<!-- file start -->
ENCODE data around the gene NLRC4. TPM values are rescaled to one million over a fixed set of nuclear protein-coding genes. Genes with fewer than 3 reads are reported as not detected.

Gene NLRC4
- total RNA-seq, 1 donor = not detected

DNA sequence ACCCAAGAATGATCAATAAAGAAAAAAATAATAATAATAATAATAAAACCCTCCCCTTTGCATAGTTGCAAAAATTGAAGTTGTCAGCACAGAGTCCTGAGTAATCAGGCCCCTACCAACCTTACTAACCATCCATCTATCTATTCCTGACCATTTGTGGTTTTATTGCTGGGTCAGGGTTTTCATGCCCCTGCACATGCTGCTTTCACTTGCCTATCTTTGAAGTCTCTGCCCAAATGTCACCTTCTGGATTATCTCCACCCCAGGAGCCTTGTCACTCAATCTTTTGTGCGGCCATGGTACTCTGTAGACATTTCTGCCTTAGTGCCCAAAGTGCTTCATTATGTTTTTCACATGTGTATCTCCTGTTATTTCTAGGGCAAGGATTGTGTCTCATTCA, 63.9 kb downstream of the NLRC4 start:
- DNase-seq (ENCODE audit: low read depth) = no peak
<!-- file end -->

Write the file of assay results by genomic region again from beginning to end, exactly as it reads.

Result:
ENCODE data around the gene NLRC4. TPM values are rescaled to one million over a fixed set of nuclear protein-coding genes. Genes with fewer than 3 reads are reported as not detected.

Gene NLRC4
- total RNA-seq, 1 donor = not detected

DNA sequence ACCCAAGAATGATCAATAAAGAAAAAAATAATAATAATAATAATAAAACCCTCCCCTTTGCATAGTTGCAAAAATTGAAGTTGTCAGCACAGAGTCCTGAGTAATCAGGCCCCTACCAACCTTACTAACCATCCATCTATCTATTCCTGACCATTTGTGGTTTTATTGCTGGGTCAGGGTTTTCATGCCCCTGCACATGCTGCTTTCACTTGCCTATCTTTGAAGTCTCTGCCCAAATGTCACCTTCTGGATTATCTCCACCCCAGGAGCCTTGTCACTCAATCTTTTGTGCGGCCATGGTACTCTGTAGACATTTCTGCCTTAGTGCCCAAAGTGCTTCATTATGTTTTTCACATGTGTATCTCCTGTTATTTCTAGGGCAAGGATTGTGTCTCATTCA, 63.9 kb downstream of the NLRC4 start:
- DNase-seq (ENCODE audit: low read depth) = no peak